2 ministers, DG NAFDAC to answer Senate queries over importation of syringe, needles

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Two federal cabinet ministers, Chief Niyi Adebayo (Trade and Investment) and Dr. Osagie Ehanire (Health) have been invited to answer questions over the importation of about one billion syringes and needles from China and India into the country despite policy guideline against it.

Also invited is the Director-General of the National Agency for Food and Drug Administration, Professor Mojisola Adeyeye.

The trio was invited by the Joint Senate Committee on Health, Industry Trade, and Investment during a two days public hearing which ended Tuesday.

The public hearing was in respect of a motion titled, “The need to regulate the manufacturing, importation, and use of syringes and needles to protect the lives and safety of Nigerians as well as the economy of the country.”

The Health Committee headed by Senator Ibrahim Oloriegbe, expressed displeasure over the failure of the Ministry of Trade and Investment to implement the Backward Integration Policy on local production of syringes five years after it was validated

The NAFDAC on its own part was found wanting licensing companies in India and China to import syringes and needles into the country.

“You can’t keep licensing agents outside Nigeria to import syringes, while local firms are dying. There is no complexity in the production of syringes,” Oloriegbe said.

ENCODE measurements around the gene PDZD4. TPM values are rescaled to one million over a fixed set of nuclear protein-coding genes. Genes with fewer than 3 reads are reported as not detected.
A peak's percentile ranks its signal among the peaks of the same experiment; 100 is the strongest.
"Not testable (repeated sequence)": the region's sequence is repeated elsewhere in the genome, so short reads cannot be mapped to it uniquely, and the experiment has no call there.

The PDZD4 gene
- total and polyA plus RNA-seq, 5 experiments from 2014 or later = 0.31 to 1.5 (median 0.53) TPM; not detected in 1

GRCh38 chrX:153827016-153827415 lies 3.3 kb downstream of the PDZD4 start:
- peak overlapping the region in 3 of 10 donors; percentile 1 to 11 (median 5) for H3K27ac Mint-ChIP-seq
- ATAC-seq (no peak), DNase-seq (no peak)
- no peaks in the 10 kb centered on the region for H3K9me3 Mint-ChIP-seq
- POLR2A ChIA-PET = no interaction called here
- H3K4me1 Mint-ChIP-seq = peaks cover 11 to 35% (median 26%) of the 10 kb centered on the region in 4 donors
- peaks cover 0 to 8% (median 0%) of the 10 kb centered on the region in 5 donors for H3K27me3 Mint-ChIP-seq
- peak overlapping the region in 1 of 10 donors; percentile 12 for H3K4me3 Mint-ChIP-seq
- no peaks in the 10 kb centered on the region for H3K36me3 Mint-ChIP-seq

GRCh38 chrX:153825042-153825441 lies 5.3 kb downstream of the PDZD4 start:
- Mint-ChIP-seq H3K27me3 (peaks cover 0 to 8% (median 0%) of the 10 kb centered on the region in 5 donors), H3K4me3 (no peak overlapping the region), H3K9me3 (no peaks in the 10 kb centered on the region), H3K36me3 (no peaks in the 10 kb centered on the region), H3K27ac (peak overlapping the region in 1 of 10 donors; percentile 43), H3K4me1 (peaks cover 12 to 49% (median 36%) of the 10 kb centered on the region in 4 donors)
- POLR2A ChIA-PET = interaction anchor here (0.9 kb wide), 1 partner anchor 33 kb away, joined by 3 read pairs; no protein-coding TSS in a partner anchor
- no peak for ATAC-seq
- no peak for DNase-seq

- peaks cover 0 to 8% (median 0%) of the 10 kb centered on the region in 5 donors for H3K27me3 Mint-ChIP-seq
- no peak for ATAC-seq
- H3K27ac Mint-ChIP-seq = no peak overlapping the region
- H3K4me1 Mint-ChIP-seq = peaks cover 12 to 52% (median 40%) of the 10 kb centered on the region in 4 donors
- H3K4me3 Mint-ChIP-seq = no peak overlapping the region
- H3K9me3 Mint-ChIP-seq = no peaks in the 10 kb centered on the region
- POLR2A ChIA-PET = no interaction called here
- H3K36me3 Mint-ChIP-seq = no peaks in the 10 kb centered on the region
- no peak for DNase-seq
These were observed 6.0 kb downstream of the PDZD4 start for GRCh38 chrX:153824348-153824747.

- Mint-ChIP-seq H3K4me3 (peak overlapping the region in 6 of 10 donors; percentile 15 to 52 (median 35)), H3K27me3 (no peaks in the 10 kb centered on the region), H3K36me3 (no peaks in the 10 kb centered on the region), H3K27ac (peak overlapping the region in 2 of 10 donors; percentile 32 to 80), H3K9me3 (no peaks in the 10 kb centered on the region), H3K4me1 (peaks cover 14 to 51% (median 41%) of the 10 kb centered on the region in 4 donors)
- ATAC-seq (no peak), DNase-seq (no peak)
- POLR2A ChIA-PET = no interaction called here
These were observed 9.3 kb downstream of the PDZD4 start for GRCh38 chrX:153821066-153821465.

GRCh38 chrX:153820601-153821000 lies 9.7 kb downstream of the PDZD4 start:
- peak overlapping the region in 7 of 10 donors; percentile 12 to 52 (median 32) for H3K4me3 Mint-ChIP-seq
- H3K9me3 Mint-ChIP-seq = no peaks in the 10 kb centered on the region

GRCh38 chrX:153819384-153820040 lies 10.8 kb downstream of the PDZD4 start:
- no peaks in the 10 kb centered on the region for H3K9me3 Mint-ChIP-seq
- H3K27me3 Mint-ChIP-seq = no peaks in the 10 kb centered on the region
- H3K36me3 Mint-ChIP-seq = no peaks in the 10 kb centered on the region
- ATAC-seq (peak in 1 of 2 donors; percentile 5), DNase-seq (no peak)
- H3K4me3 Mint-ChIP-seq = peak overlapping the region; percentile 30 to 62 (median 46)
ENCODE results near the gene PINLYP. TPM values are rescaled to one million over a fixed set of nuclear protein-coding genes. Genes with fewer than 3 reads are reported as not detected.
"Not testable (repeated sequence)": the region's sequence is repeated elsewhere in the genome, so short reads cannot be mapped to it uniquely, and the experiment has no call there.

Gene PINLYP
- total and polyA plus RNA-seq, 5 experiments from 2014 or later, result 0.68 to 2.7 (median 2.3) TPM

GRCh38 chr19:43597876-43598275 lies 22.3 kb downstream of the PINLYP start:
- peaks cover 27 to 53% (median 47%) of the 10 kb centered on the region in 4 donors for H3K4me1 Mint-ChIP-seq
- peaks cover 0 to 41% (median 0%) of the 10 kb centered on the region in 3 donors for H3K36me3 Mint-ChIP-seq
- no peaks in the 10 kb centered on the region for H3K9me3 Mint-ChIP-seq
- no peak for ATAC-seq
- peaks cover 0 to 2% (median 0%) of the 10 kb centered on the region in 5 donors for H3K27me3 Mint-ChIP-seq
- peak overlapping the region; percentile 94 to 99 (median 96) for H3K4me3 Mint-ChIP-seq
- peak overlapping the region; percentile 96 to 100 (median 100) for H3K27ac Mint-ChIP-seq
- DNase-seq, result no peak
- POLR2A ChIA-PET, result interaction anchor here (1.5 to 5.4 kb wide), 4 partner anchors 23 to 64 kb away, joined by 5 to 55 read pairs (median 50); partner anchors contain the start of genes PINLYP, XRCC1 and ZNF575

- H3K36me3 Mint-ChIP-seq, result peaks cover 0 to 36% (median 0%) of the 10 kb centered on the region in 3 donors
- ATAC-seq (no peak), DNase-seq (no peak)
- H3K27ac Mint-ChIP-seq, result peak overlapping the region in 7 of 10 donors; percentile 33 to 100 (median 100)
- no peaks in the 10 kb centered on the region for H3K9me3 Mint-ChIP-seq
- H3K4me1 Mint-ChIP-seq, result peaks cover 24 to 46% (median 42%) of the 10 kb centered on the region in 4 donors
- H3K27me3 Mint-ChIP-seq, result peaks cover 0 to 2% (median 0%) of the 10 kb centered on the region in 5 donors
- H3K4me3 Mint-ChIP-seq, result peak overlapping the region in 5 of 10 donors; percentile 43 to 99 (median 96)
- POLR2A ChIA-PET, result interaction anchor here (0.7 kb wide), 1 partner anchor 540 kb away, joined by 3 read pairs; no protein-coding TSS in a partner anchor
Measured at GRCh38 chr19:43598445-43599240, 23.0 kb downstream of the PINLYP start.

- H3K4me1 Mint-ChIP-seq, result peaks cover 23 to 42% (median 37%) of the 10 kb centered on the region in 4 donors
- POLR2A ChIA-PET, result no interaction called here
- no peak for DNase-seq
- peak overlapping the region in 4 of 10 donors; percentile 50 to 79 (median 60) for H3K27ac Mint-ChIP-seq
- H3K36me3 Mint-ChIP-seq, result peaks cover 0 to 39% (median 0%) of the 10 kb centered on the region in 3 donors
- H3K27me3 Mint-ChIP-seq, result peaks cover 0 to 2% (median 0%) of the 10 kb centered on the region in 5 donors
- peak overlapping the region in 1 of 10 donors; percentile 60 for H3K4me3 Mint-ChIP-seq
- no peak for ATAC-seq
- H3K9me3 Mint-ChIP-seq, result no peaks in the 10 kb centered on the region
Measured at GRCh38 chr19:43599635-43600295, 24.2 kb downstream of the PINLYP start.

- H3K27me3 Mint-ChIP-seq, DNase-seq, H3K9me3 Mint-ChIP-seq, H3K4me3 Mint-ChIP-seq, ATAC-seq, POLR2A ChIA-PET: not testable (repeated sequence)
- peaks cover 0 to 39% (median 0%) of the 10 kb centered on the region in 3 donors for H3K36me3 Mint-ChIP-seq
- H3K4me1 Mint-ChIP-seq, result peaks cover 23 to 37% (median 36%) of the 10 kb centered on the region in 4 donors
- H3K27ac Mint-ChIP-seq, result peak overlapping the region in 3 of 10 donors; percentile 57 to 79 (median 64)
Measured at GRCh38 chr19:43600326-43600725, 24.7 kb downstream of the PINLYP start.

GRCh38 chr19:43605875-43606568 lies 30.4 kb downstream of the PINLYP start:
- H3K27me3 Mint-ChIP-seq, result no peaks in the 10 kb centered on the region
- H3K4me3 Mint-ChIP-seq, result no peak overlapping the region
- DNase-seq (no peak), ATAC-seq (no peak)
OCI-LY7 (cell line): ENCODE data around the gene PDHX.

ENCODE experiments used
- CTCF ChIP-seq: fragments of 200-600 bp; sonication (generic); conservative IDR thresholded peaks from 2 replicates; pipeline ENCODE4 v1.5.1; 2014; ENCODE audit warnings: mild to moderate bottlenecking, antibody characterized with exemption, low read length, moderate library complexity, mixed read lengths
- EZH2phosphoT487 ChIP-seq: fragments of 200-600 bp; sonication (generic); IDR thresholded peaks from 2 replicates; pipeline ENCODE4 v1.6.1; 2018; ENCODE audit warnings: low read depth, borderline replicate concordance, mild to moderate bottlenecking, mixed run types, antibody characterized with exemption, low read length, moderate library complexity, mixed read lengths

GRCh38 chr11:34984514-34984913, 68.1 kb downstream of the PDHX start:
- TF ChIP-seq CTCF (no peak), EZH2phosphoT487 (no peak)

He said despite the capacity of the local firms to meet the market demands, an estimated one billion units of syringe and needles are being imported into the country per annum making the country lose the huge foreign exchange.

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The committee, therefore, asked Trade and Investment Minister to appear before it on April 15 to explain reasons the Backward Integration Policy, which was validated in 2017, has not been presented to Federal Executive Council for approval.

It also mandated NAFDAC to come forward with the list of “companies that have been importing syringes into the country in the last 15 years, the quantity imported, evidence of checks on licensed foreign companies and licensing fees”.

The committee directed the Health Minister to explain why public-own hospitals were not using locally-manufactured syringes.

Meanwhile, the President of the Medical Device Manufacturers Association of Nigeria, Akin Oyediran, said all the seven licensed local manufacturers have the potential to produce 2.4bn units of syringes per annum if provided with a favorable business environment.

He said, “The syringes needed in Nigeria is between two billion to 2.5 billion annually.

“All the seven local manufacturers have the capacity to produce 1. 95 billion a year.

“If we have the support of the government, especially the implementation of Backward Integration Policy, they will scale up and would be able to produce all the demands in a matter of months. The quality is world-class. The quality is not questionable,” he said.

On the losses incurred as a result of the importation of syringes, he said: “The issue is not how much losses we have incurred, but how much we are exposing Nigerians to substandard syringes coming into the country”.

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